PR Ethics
A tale of two layoffs

Bad for business

Rip journalismThe CareerCast web site lists "newspaper reporter" as the second worst career to pursue in its 2014 report. That's just ahead of lumberjack, which ranked 200.

Ironically, there's a connection between the two. Newspapers are closing left and right, meaning the industry needs fewer reporters -- and newsprint, which is produced from the wood pulp in the trees lumberjacks fell. All in all, the Bureau of Labor Statistics estimates a 9% drop in logging positions by 2022, and a 13% decline in reporters.

At the other end of the scale, among the fastest growing jobs, is public relations. Some estimate it's will grow 12% over the next decade. In other words, PR will grow by about as much as journalism declines. 

The disparity in this ratio concerns me, even though I spent virtually my entire career in PR (not counting the summer I wrote feature articles for the Suburban Press and Recorder in Natick, Mass.).

Here's why:

  • When I worked for AT&T, the best coverage we got was from the smartest reporters for the best newspapers. We didn't always like it, but it was intelligent, logical, and fair. When we had news, they helped spread it. And when those reporters compared us to the competition, we usually came out on top. No one could snow them. From what I hear, the average reporter covering business these days is much younger, much less experienced, and stretched thinner than the elastic in Chris Christie's underwear.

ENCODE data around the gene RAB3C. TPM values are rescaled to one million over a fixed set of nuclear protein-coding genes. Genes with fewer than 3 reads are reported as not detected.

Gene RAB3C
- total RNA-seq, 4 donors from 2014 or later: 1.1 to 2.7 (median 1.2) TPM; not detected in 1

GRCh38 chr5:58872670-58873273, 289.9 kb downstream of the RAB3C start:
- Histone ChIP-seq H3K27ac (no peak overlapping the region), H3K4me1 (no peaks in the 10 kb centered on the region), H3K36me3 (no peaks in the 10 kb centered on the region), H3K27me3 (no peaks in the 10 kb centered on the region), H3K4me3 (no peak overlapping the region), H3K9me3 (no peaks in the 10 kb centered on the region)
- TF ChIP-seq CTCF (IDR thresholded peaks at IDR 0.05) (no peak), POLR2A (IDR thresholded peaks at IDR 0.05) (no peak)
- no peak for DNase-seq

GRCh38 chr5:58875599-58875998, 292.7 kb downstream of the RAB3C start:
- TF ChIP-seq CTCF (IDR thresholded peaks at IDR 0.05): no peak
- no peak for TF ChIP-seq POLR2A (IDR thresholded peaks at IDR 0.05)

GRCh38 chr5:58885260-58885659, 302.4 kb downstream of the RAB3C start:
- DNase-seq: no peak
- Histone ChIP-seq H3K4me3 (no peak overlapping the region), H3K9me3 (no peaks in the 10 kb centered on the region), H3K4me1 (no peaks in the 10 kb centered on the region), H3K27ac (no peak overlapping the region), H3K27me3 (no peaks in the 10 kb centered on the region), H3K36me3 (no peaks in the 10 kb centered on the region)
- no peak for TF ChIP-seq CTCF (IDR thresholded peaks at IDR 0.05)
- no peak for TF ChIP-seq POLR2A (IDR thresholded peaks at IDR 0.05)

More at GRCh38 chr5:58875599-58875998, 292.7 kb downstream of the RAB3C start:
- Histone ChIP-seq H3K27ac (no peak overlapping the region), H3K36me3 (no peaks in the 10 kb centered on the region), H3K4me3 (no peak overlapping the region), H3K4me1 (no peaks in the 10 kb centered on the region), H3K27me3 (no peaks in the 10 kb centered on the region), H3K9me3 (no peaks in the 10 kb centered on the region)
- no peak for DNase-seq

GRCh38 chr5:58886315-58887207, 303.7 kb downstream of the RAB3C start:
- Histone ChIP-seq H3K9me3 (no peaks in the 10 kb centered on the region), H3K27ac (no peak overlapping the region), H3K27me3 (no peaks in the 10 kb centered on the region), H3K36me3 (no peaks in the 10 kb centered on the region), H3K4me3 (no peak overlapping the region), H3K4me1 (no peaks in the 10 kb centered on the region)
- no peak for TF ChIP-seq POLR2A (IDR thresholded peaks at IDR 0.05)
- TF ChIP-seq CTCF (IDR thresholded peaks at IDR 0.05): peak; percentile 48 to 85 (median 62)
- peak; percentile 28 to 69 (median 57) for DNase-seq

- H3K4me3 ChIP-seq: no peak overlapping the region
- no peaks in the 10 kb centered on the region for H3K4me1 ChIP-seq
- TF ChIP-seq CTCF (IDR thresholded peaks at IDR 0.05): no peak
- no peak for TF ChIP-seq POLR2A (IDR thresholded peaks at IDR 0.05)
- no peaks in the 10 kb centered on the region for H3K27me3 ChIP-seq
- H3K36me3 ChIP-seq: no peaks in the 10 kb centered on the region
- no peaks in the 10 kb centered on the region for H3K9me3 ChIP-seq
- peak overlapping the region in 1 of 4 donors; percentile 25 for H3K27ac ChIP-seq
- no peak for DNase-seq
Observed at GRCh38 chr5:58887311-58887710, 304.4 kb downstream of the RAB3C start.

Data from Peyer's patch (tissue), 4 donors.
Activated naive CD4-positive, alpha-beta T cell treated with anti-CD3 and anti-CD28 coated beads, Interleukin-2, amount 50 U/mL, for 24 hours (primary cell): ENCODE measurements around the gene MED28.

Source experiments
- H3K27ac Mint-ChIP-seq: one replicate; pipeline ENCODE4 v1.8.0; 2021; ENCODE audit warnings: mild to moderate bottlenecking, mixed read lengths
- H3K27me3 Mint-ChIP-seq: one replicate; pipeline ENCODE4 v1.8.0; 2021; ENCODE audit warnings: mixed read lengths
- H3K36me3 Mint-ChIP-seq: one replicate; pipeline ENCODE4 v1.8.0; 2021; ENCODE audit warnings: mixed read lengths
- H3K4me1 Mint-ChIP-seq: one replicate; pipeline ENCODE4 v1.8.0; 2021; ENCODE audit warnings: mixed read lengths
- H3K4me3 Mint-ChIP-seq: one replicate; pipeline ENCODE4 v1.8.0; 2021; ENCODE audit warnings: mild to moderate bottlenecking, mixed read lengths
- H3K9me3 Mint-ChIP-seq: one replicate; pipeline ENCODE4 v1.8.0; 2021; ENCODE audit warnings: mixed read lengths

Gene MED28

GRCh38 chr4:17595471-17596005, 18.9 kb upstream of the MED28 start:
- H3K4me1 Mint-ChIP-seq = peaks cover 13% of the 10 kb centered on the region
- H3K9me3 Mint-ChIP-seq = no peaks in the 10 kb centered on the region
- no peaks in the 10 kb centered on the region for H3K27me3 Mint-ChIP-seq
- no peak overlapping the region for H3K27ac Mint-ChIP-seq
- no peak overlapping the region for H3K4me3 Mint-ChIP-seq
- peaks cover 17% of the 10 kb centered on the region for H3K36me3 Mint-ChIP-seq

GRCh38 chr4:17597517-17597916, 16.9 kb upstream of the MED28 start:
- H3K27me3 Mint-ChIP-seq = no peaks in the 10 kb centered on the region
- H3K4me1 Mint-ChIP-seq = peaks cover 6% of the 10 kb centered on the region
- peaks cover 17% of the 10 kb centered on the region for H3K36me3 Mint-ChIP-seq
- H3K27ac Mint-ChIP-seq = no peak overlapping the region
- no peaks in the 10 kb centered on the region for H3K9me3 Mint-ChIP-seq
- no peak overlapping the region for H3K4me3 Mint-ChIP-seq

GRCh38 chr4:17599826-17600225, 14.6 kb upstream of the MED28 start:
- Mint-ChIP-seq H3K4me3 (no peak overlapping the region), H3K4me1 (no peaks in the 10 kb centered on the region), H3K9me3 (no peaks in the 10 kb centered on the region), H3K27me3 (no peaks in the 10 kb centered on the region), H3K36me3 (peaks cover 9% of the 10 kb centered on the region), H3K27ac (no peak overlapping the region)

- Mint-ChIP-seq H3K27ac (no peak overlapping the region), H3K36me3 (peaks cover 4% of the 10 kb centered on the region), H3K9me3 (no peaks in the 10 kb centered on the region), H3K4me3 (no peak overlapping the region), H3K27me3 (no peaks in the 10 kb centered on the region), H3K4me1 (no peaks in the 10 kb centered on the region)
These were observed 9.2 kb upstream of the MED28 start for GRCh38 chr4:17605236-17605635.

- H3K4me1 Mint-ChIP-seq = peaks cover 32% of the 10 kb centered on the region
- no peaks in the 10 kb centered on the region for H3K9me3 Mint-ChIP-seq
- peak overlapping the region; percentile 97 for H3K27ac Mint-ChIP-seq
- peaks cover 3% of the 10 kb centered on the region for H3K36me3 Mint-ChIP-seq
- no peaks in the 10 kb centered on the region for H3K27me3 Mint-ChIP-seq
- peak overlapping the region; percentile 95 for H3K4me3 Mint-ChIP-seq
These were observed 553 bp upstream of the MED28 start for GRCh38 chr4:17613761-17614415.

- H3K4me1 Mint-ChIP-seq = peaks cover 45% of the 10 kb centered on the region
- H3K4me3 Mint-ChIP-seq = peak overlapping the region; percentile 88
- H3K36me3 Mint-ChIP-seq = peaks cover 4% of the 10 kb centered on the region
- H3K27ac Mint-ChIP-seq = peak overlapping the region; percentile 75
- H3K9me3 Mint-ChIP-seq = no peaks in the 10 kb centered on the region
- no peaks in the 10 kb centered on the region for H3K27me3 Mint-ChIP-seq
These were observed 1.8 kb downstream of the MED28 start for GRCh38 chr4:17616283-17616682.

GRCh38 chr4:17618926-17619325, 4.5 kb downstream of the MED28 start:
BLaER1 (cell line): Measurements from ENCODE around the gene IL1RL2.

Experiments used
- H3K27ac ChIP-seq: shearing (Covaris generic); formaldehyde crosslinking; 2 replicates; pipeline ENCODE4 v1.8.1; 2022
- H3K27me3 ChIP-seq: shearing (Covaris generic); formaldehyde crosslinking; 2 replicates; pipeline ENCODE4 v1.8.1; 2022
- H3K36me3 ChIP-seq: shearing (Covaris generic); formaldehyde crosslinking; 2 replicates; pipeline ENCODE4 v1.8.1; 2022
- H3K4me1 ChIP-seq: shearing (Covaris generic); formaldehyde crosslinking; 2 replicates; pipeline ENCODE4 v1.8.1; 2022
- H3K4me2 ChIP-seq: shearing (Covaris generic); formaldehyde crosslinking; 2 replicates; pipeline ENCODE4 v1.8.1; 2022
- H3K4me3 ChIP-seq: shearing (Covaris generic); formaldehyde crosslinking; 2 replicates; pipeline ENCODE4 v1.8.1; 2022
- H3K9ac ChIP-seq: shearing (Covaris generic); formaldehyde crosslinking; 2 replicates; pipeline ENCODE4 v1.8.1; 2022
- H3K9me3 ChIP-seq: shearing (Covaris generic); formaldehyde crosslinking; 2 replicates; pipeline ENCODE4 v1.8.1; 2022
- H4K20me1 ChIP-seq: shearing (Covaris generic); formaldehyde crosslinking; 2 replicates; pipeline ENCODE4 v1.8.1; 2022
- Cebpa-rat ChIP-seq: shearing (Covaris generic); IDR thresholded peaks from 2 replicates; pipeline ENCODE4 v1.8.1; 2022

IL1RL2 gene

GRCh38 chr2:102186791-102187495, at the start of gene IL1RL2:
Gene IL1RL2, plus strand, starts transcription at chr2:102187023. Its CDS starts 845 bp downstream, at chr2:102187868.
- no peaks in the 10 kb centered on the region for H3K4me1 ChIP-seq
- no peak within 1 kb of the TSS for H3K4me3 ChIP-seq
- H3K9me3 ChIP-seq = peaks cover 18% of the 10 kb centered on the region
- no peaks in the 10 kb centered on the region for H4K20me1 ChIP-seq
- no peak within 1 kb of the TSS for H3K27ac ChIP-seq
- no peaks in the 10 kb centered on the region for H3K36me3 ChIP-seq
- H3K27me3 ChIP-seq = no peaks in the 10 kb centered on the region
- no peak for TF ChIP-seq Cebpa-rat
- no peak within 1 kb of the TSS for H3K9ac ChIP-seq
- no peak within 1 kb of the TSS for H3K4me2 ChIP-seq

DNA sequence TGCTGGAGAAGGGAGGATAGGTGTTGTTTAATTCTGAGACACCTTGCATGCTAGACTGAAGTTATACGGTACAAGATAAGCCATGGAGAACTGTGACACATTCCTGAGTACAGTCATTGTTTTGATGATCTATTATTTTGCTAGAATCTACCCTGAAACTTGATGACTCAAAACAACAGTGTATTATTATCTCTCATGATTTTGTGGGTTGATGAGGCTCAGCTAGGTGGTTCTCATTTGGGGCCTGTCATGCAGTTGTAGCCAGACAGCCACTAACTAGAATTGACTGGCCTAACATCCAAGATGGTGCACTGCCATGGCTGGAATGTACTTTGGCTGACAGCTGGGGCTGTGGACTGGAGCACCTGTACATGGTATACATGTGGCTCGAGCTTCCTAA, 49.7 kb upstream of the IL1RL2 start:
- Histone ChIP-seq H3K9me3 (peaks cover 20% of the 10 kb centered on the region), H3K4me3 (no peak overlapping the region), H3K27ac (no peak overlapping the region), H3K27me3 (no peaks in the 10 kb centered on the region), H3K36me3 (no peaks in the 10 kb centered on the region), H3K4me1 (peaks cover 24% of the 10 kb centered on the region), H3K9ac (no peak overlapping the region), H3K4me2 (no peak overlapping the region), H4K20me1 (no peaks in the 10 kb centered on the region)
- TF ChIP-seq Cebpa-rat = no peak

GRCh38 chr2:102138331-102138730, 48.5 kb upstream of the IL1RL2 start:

• Trust in the media has never been lower. But it can get to even scarier depths if what passes as news on the Internet gains much more traction. Part of the problem is that online no one knows you live in your mother's basement and get most of your scoops from the signals your aluminum foil hat picks up.
  • Some people think brand journalism can fill the gap. Talking directly to your customers is certainly important. But just as we need a healthy journalistic community to keep our politicians honest, the business community will be better off if its policies and practices are occasionally reviewed by intelligent reporters with no axe to grind. 
  • Finally, it's true that all these new PR people won't be in media relations. PR covers a wide range of activities -- e.g., employee communications, community relations, speechwriting, philanthropy, etc. And it's also true that any PR person who makes it harder for a journalist to do his job doesn't really understand PR. But that's exactly what a lot of journalists are complaining about. I don't think it will get better when there are fewer reporters and more PR people.

 

 

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